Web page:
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The Power of Connectivity. Digital Technology for Farmers

The digital revolution has reached the agricultural sector, bringing forth an array of advanced technologies that are revolutionising farming practices. Among these technologies, remote communication solutions have emerged as crucial game changers for farmers.

LTE, 5G, Wi-Fi, LoRa, Bluetooth, Zigbee, sensors, hubs are technical experts’ standard terminology, but they really may sound frightening to farmers, especially those who are not particularly used to digital technology (for instance, if they are based in remote areas or emerging countries).

The issue is not the farmers’ ability to understand how different technologies work. The issue is that such technologies have been developing very quickly, and so many different solutions appear every year that farmers may struggle to understand how they work and which one to choose. When there is a lack of basic knowledge of wireless technologies, farmers often prefer to keep working traditionally sticking to time-consuming methods rather than adopting useful technology tools that can simplify their work and increase yields and income.

This article aims to shed light on various remote communication technologies, including 5G, Wi-Fi, LoRa, and others and their significant contribution to enhancing productivity, efficiency, and sustainability in farming operations.

The world is a global village and people need to communicate, participate in projects and events virtually, and execute tasks remotely. With wireless technologies, they can share data, voice, images. Wireless permits to transfer information from a point A to B (or between two or more points) without using any electrical conductor or physical medium. MOKOLoRa offers an interesting description and comparison of wireless technologies here.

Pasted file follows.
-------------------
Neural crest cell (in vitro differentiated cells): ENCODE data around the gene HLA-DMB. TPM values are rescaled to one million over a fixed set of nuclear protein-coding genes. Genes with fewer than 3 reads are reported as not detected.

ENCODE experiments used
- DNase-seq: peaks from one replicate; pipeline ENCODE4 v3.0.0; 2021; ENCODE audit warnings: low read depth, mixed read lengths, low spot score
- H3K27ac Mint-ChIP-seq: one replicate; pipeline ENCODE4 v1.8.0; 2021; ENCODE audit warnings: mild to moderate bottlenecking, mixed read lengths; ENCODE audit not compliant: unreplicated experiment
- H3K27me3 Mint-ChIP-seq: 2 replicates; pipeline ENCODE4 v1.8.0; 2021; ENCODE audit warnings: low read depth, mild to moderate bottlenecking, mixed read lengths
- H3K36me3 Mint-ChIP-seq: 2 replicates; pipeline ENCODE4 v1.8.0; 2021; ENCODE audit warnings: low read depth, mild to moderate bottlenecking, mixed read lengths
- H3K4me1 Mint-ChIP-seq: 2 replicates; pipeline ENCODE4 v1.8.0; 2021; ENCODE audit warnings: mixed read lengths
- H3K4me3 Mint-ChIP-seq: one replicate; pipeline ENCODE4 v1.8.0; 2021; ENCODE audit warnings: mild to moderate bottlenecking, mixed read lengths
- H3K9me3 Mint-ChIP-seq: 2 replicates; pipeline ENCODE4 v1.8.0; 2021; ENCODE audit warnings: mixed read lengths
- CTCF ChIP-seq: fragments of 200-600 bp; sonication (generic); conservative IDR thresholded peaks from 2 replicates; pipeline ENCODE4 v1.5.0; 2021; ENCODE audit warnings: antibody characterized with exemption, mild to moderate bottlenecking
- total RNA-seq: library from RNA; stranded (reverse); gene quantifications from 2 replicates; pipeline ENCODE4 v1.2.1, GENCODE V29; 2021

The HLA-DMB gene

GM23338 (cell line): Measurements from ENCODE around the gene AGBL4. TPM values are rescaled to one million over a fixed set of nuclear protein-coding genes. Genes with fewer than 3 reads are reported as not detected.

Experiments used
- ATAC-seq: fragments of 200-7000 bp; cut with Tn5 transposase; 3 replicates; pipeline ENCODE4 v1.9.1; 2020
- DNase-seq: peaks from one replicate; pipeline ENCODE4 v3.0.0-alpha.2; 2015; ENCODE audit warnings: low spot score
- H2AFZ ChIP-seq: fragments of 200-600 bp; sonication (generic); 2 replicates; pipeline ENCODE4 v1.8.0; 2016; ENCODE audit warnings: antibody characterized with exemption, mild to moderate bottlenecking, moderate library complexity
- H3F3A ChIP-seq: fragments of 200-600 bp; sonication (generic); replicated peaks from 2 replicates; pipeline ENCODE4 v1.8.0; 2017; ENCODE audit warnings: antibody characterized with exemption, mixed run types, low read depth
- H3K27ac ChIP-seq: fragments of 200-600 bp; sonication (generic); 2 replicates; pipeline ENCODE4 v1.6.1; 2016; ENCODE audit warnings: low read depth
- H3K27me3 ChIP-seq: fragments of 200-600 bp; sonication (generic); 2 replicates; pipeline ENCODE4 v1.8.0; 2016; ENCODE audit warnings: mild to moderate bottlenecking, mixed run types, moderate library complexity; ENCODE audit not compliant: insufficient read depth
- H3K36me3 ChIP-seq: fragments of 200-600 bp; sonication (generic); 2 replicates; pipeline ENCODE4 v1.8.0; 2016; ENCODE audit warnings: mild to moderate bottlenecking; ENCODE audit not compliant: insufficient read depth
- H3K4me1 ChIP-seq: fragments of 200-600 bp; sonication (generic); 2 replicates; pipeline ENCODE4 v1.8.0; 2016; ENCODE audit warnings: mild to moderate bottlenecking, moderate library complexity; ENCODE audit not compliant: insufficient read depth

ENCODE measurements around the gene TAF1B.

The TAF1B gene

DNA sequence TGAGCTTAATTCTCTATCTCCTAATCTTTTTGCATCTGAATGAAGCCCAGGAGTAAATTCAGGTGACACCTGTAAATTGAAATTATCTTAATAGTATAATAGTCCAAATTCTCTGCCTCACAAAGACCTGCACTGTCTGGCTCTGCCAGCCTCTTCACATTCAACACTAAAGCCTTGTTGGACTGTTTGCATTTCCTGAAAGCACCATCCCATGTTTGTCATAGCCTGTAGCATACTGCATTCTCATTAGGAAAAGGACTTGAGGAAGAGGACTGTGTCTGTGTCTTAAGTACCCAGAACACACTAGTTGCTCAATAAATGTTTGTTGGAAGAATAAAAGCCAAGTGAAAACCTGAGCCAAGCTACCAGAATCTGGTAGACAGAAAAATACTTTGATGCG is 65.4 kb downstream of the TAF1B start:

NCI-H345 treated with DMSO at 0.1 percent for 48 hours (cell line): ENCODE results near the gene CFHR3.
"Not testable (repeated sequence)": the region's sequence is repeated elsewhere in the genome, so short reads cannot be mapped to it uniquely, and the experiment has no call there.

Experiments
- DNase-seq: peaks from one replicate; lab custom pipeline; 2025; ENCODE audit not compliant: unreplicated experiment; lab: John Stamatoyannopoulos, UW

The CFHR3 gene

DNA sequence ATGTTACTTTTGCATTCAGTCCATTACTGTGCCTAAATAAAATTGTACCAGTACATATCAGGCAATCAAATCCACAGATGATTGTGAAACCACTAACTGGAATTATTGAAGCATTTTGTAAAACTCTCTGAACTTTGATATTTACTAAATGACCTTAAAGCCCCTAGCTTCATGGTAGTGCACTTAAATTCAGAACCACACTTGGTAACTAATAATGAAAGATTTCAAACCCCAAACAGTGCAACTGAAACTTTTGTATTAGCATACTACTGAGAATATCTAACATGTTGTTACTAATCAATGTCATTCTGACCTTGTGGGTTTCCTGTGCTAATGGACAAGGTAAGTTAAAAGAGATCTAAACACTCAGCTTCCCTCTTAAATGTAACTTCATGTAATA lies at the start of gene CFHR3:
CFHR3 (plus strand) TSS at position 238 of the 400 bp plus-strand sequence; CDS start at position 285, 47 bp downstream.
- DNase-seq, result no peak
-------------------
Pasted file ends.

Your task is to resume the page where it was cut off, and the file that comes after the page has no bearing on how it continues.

In 2017, Patel et al. pointed out that every second, 127 new devices were given access to the internet. In 2023, the estimate of the number of connected IoT devices is 13.1 billion by the end of the year (Nick G on techjury, 2023). IoT and its applications have become incredibly widespread.

In agriculture, IoT devices make growing and management processes easier. For example, using sensors like the ones included in Farmer Charlie platform, there’s no need to go to your remote farm fields to check whether they need watering. You will simply receive real-time information about the soil condition on your phone or tablet via the dedicated app. Data is transmitted wirelessly to a farmers’ hub or to individual farmers’ mobile devices, providing updated insights and enabling proactive decision-making.

The basic difference between Wi-Fi, 5G and LoRa is the speed of information exchange and the area covered by connectivity.

Wi-Fi is a short-range wireless communication. Wi-Fi enables farmers to connect multiple devices, such as sensors, cameras, and control systems to a network, creating a comprehensive farm monitoring infrastructure. It allows for seamless data transmission, remote control of equipment, and centralised data management, enhancing operational efficiency and enabling precision farming practices.

4G, 5G are wireless communication technologies that provide ultra-fast and reliable connectivity. 5G networks offer low latency and high bandwidth, enabling farmers to transmit substantial amounts of data seamlessly. This technology can support real-time monitoring, video streaming, and remote control of farming equipment and machinery. There is a problem though − 5G is not yet as widespread as it should be, especially in emerging countries and remote areas. LoRaWAN can replace this technology in less connected regions.

LoRa (Long Range) technology is specifically designed for long-range and low-power communication in rural and remote areas. LoRaWAN (Long Range Wide Area Network) technology enables farmers to deploy low-cost sensors and devices across their farms, providing coverage over large areas. This technology helps monitor environmental conditions, soil moisture levels, and livestock health remotely. Using technology based on LoRa, farmers can optimise resource usage, automate processes, and make data-driven decisions for improved productivity.

We do understand how difficult technical information might be for farmers. The team at Farmer Charlie are here to simplify their life and listen to their needs. Contact us at

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